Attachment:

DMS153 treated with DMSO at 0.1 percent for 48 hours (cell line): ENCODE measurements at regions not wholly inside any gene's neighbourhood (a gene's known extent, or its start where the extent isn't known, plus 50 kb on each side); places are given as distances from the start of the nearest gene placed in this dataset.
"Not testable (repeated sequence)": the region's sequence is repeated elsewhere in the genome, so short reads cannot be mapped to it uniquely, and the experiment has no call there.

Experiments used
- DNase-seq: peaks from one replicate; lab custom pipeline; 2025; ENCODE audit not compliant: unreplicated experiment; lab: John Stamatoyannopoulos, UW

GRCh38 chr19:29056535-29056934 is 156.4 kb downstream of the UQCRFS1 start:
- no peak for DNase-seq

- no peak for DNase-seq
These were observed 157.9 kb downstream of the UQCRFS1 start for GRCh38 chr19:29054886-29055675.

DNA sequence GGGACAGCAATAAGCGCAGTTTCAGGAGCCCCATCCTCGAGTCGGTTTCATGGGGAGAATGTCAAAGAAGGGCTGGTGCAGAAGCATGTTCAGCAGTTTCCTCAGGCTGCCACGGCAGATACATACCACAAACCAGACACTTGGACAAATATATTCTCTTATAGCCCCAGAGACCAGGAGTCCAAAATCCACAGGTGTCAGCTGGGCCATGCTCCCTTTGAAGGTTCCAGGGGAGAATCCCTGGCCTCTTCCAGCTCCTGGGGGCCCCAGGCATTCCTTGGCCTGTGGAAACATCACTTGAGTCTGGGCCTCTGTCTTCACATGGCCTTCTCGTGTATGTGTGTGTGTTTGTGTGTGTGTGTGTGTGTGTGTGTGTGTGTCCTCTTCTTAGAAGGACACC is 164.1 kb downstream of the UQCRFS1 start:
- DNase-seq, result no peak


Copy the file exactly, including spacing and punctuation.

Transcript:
DMS153 treated with DMSO at 0.1 percent for 48 hours (cell line): ENCODE measurements at regions not wholly inside any gene's neighbourhood (a gene's known extent, or its start where the extent isn't known, plus 50 kb on each side); places are given as distances from the start of the nearest gene placed in this dataset.
"Not testable (repeated sequence)": the region's sequence is repeated elsewhere in the genome, so short reads cannot be mapped to it uniquely, and the experiment has no call there.

Experiments used
- DNase-seq: peaks from one replicate; lab custom pipeline; 2025; ENCODE audit not compliant: unreplicated experiment; lab: John Stamatoyannopoulos, UW

GRCh38 chr19:29056535-29056934 is 156.4 kb downstream of the UQCRFS1 start:
- no peak for DNase-seq

- no peak for DNase-seq
These were observed 157.9 kb downstream of the UQCRFS1 start for GRCh38 chr19:29054886-29055675.

DNA sequence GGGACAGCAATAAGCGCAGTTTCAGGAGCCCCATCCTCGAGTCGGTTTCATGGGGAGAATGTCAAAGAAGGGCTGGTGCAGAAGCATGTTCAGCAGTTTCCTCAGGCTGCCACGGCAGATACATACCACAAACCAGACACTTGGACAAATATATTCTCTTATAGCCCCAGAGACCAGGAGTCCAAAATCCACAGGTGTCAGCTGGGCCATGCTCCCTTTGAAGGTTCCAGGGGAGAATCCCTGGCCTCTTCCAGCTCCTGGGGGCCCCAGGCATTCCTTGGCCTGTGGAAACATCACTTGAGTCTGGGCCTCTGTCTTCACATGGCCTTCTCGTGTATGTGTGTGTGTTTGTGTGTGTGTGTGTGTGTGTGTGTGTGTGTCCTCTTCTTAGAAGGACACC is 164.1 kb downstream of the UQCRFS1 start:
- DNase-seq, result no peak